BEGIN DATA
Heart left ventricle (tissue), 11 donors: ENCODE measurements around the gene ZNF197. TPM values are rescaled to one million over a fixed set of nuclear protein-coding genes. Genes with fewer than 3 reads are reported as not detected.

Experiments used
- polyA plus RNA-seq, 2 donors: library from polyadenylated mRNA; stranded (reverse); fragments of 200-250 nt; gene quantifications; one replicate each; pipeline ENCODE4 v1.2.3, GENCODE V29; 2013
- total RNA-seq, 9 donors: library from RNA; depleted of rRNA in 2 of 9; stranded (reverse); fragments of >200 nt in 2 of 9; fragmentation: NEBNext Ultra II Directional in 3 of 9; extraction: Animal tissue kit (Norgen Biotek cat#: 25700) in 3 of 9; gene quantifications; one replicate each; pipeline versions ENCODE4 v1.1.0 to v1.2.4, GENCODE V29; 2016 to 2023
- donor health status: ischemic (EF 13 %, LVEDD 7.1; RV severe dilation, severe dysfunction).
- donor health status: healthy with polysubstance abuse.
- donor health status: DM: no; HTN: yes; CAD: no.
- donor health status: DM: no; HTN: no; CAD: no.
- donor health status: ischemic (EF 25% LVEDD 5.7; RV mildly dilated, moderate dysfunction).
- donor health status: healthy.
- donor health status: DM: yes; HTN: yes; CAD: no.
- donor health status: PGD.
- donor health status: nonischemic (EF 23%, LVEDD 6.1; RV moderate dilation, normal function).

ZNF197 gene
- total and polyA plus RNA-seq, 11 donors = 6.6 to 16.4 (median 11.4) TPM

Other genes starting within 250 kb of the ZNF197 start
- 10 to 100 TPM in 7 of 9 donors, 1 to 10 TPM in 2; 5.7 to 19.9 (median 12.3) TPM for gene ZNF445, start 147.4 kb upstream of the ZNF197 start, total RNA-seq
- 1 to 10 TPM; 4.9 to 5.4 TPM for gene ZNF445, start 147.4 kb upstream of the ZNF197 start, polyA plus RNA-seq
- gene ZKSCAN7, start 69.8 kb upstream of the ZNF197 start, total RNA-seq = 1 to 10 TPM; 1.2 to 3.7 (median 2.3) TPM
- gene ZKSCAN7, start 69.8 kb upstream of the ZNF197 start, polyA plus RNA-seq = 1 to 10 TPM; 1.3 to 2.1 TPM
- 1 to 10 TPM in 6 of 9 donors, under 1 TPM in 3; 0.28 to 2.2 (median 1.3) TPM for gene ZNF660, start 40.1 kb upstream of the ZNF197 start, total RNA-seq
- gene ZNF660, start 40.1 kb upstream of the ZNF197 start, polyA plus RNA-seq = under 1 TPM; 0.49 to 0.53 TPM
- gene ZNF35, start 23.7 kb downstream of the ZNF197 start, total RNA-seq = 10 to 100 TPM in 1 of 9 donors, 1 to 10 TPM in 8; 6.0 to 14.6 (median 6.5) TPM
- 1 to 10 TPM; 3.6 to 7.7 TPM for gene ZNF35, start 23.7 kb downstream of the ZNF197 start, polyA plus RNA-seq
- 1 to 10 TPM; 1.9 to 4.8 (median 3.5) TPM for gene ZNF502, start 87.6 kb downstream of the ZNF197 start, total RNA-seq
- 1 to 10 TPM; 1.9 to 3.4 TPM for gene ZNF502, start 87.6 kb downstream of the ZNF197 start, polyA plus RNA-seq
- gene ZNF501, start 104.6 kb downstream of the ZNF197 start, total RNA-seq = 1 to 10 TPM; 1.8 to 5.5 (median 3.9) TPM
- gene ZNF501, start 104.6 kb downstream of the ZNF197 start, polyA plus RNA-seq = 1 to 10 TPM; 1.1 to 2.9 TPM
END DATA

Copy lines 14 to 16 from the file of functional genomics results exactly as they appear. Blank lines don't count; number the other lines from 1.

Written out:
ZNF197 gene
- total and polyA plus RNA-seq, 11 donors = 6.6 to 16.4 (median 11.4) TPM

Other genes starting within 250 kb of the ZNF197 start